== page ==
Saturday, April 21, 2007

Maintenance and Decisions

Thursday evening, I took the public tour of the Central campus. During the tour Maintenance problems and other issues were obvious. We walked by a heavy metal I beam that had a hole rusted through it. One member of the tours asked rhetorically "How many times has maintenance walked by that?"

When the Central was opened in the late 1950's, All the I beams were intact and freshly painted. The restrooms were all spotless and fresh smelling. The lighting was modern and the floor and ceiling materials used fire retardant materials for increased student safety. The gymnasium was an innovative design. The campus style layout was seen as having many advantages. The centralized heating and cooling plant was both efficient to operate and forward thinking, allowing the buildings to be used year round.

Fifty years later, rust and corrosion are everywhere. Drains have trouble draining. Asbestos that was used for fire proofing is now recognized as a possible health hazard and makes such simple tasks as installing new light fixtures a challenge. The restrooms in many buildings have an unwelcome distinctive aroma. Most doors and restrooms are too small for wheel chair accessibility. Add it all up, and you get a bond election.

Some problems, such as the problems with asbestos, couldn't have been foreseen when the high school was built. Some, like classroom sizes, are based on changing ideas in education and would require major construction. Most of these problems really have one thing in common: Maintenance, or more accurately the lack there of.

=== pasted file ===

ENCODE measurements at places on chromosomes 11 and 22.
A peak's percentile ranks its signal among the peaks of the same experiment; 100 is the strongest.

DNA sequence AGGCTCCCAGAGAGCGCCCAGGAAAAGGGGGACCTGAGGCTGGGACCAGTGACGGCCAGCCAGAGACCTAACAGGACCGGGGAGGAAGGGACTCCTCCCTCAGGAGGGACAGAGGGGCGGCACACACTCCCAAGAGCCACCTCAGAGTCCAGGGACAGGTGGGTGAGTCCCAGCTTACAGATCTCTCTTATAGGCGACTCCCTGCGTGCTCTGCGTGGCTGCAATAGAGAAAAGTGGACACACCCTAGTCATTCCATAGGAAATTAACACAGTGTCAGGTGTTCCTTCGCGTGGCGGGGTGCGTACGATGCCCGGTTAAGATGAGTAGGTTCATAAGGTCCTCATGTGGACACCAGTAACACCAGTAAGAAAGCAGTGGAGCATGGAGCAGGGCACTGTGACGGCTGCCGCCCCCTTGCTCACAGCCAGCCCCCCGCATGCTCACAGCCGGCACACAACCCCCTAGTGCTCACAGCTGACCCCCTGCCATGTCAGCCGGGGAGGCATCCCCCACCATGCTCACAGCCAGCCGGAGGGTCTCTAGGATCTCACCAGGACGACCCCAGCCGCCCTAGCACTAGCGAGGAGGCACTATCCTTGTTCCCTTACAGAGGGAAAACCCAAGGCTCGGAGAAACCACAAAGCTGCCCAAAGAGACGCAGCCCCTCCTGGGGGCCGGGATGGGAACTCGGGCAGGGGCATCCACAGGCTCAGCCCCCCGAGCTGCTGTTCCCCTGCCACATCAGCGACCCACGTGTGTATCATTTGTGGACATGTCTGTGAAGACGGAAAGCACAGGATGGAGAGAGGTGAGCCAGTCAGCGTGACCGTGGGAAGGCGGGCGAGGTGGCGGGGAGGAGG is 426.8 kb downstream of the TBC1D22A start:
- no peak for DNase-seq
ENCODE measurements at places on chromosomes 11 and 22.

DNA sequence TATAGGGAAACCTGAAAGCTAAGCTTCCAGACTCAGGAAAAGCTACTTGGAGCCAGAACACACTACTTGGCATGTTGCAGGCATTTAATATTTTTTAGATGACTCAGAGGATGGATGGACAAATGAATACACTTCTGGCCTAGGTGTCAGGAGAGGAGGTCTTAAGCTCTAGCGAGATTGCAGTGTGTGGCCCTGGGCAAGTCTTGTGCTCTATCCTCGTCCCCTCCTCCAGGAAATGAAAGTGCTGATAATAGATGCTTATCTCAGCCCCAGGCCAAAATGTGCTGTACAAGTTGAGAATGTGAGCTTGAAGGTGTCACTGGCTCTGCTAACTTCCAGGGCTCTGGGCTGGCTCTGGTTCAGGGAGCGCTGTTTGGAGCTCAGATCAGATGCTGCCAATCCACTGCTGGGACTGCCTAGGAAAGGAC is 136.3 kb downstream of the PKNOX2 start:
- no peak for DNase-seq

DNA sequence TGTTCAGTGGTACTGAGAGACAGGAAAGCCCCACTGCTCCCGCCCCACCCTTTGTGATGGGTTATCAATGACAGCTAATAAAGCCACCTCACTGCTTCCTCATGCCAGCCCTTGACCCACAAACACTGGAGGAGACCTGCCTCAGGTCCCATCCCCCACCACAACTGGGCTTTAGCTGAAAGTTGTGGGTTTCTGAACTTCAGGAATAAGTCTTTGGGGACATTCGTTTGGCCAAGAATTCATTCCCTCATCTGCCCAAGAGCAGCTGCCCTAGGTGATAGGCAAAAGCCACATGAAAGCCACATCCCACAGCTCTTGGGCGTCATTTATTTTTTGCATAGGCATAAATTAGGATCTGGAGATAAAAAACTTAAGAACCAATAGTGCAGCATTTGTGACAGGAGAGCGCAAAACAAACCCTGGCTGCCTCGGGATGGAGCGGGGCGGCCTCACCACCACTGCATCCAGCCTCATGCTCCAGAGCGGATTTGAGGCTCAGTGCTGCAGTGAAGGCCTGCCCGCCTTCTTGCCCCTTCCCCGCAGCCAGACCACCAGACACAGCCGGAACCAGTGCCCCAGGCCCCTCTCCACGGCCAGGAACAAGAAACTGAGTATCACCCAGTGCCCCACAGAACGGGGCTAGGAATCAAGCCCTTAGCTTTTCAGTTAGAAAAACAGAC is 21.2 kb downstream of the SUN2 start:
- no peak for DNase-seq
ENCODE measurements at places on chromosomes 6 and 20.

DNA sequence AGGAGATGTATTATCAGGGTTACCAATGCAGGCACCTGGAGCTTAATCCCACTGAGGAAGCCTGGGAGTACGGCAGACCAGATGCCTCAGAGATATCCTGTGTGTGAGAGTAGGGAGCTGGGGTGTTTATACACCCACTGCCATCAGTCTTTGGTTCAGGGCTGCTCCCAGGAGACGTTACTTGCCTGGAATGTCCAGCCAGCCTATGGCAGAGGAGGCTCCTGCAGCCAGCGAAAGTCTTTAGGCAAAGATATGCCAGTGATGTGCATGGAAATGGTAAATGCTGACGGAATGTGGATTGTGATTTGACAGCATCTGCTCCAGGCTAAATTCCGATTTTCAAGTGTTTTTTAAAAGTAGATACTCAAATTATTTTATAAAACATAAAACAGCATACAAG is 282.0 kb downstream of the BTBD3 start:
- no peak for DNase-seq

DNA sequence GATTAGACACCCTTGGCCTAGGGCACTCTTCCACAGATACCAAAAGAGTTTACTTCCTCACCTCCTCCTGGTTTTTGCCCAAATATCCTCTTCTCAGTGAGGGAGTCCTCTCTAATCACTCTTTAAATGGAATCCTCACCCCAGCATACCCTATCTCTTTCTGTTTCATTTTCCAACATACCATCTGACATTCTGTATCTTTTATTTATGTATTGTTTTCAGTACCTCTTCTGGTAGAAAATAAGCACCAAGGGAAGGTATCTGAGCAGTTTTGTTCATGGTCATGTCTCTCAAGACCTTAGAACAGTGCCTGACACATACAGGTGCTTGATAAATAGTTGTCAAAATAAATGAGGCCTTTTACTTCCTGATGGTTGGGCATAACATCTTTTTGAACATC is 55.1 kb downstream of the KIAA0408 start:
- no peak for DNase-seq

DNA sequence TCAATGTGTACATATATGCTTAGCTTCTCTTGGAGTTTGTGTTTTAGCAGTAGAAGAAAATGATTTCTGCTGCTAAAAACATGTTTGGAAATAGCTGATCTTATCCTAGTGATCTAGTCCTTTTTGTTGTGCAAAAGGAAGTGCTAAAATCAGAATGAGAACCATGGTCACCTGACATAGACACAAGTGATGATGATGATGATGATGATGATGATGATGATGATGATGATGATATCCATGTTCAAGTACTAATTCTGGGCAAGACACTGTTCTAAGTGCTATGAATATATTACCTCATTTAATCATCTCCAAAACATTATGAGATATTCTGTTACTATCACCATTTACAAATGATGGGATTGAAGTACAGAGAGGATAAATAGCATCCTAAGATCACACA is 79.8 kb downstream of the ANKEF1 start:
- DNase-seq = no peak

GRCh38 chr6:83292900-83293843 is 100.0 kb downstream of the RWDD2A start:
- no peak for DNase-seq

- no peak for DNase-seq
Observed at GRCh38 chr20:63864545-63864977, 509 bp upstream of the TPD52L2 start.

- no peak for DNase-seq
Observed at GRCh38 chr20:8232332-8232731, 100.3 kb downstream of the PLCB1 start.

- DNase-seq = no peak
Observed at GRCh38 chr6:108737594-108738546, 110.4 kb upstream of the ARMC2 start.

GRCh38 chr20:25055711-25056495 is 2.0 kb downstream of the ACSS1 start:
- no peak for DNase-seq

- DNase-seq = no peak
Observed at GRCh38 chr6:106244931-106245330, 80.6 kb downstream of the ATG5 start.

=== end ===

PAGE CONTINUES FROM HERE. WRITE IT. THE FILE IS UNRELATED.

To keep a facility in good condition requires a commitment to maintenance. It has to start before construction, with maintainability a key part of the design process. The tunnels under the campus were joked about in the tour, but they are a key part of the maintainability of the campus. Some of the problems we were shown, such as those in shower rooms and restrooms, showed the original design didn't include maintenance access to in some key areas. This is expensive to add after the fact. Another part of maintainability is material selection. Take floors for example. The cost of routine cleaning and other maintenance will surpass the installation cost very early in the life of a floor. Cleaning and replacing a cheap floor could easily cost several times what a better floor would cost over the life of the floor. The same applies to the rest of the building materials. All of these factor determine the long term or life cycle cost. One common estimate is that the maintenance costs over 30 years will be about 3 times construction costs, not accounting for inflation. That means we should spend on average about $1million per year for maintenance on a new Central if it is built. I expect we should be spending roughly that amount on the the current campus.

So now we come to my real question. How much have we spent and are we spending on facility maintenance per campus? The SAISD 2006-2007 budget book includes just over $11million for plant maintenance and operations. Is that enough, and is it being used wisely? The maintenance problems I saw on the tour of the Central campus indicate otherwise. Is this a case of treating buildings as throw away items? Are we doing maintenance by bond election?

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